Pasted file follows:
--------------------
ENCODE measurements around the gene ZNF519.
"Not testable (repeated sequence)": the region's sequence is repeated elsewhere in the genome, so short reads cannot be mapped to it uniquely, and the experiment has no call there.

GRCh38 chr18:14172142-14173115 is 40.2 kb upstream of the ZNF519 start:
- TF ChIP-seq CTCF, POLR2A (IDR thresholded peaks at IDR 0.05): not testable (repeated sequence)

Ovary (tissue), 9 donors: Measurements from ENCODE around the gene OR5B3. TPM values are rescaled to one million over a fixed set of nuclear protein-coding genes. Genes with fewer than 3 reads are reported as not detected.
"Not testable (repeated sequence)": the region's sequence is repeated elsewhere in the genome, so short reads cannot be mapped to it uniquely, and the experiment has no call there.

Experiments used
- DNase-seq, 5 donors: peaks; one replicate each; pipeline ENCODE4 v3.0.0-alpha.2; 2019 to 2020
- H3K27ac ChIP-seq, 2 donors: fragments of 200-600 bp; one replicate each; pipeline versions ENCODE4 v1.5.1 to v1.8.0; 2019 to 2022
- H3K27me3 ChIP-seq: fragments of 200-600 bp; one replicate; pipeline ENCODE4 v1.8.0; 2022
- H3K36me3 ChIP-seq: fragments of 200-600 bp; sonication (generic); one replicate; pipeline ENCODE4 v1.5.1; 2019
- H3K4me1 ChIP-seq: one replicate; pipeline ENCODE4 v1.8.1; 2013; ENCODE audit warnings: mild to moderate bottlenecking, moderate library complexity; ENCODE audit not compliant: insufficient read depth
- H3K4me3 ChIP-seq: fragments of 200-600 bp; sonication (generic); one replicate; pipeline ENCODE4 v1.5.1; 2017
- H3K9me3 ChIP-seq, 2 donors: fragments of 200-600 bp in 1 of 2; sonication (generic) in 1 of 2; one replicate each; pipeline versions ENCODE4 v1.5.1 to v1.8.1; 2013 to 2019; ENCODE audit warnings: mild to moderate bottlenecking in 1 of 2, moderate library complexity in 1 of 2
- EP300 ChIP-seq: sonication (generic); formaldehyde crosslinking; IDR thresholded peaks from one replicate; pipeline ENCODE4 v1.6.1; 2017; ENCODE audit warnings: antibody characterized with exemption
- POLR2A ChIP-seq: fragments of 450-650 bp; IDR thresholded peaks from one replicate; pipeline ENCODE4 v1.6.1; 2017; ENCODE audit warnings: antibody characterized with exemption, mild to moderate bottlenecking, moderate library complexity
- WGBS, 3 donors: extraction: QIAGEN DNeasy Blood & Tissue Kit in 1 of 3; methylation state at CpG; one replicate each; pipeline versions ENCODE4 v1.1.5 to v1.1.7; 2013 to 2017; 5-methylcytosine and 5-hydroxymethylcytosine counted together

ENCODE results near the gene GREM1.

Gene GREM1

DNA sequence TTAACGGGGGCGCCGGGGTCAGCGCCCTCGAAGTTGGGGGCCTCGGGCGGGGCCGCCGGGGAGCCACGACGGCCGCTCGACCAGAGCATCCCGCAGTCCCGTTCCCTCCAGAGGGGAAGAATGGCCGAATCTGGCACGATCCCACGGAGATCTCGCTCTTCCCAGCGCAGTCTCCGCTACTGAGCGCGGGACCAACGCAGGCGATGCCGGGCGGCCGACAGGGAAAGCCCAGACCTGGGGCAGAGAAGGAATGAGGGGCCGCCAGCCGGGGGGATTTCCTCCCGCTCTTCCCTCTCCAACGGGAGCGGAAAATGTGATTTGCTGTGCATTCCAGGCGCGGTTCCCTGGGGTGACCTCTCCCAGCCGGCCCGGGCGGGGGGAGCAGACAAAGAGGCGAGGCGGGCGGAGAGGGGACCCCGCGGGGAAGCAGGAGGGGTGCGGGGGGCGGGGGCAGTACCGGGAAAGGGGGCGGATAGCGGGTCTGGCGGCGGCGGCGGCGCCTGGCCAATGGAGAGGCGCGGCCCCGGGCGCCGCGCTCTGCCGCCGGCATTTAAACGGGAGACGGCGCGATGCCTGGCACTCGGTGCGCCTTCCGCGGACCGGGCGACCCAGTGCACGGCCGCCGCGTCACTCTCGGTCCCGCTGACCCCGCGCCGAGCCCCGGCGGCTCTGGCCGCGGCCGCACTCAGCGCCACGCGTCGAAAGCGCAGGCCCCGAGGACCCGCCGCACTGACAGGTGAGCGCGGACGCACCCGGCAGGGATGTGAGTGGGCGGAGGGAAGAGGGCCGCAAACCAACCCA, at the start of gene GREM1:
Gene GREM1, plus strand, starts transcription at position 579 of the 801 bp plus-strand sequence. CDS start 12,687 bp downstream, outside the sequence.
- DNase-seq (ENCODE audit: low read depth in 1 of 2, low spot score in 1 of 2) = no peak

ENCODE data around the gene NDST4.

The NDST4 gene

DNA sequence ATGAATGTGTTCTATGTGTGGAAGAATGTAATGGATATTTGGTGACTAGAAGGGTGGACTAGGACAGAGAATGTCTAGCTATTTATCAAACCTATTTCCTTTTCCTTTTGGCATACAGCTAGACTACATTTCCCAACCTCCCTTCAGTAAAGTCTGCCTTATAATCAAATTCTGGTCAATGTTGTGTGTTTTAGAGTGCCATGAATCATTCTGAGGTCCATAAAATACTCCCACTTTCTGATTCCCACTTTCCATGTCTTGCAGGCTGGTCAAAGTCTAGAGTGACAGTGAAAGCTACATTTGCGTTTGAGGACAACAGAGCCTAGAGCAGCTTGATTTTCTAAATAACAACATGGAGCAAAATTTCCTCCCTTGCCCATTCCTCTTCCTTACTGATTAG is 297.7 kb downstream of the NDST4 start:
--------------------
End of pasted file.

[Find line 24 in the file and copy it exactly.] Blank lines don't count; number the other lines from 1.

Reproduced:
The NDST4 gene